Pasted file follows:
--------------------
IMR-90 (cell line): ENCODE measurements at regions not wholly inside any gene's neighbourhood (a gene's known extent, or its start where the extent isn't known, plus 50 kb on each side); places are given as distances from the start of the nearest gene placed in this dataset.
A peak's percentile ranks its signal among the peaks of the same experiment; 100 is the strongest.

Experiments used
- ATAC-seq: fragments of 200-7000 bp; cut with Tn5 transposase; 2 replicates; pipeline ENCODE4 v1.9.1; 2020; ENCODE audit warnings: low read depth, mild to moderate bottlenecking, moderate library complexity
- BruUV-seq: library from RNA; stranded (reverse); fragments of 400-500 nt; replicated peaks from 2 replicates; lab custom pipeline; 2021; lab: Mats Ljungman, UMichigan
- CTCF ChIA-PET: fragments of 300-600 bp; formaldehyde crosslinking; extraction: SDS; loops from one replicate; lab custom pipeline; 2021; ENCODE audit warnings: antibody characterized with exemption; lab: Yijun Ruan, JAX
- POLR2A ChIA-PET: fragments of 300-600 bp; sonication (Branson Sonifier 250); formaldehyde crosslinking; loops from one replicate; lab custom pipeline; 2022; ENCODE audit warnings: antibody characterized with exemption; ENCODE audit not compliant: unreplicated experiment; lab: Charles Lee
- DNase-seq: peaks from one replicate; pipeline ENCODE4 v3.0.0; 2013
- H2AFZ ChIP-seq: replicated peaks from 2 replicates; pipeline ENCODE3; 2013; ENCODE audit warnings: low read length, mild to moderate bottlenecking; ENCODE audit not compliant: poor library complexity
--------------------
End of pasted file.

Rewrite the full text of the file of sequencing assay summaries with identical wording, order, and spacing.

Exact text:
IMR-90 (cell line): ENCODE measurements at regions not wholly inside any gene's neighbourhood (a gene's known extent, or its start where the extent isn't known, plus 50 kb on each side); places are given as distances from the start of the nearest gene placed in this dataset.
A peak's percentile ranks its signal among the peaks of the same experiment; 100 is the strongest.

Experiments used
- ATAC-seq: fragments of 200-7000 bp; cut with Tn5 transposase; 2 replicates; pipeline ENCODE4 v1.9.1; 2020; ENCODE audit warnings: low read depth, mild to moderate bottlenecking, moderate library complexity
- BruUV-seq: library from RNA; stranded (reverse); fragments of 400-500 nt; replicated peaks from 2 replicates; lab custom pipeline; 2021; lab: Mats Ljungman, UMichigan
- CTCF ChIA-PET: fragments of 300-600 bp; formaldehyde crosslinking; extraction: SDS; loops from one replicate; lab custom pipeline; 2021; ENCODE audit warnings: antibody characterized with exemption; lab: Yijun Ruan, JAX
- POLR2A ChIA-PET: fragments of 300-600 bp; sonication (Branson Sonifier 250); formaldehyde crosslinking; loops from one replicate; lab custom pipeline; 2022; ENCODE audit warnings: antibody characterized with exemption; ENCODE audit not compliant: unreplicated experiment; lab: Charles Lee
- DNase-seq: peaks from one replicate; pipeline ENCODE4 v3.0.0; 2013
- H2AFZ ChIP-seq: replicated peaks from 2 replicates; pipeline ENCODE3; 2013; ENCODE audit warnings: low read length, mild to moderate bottlenecking; ENCODE audit not compliant: poor library complexity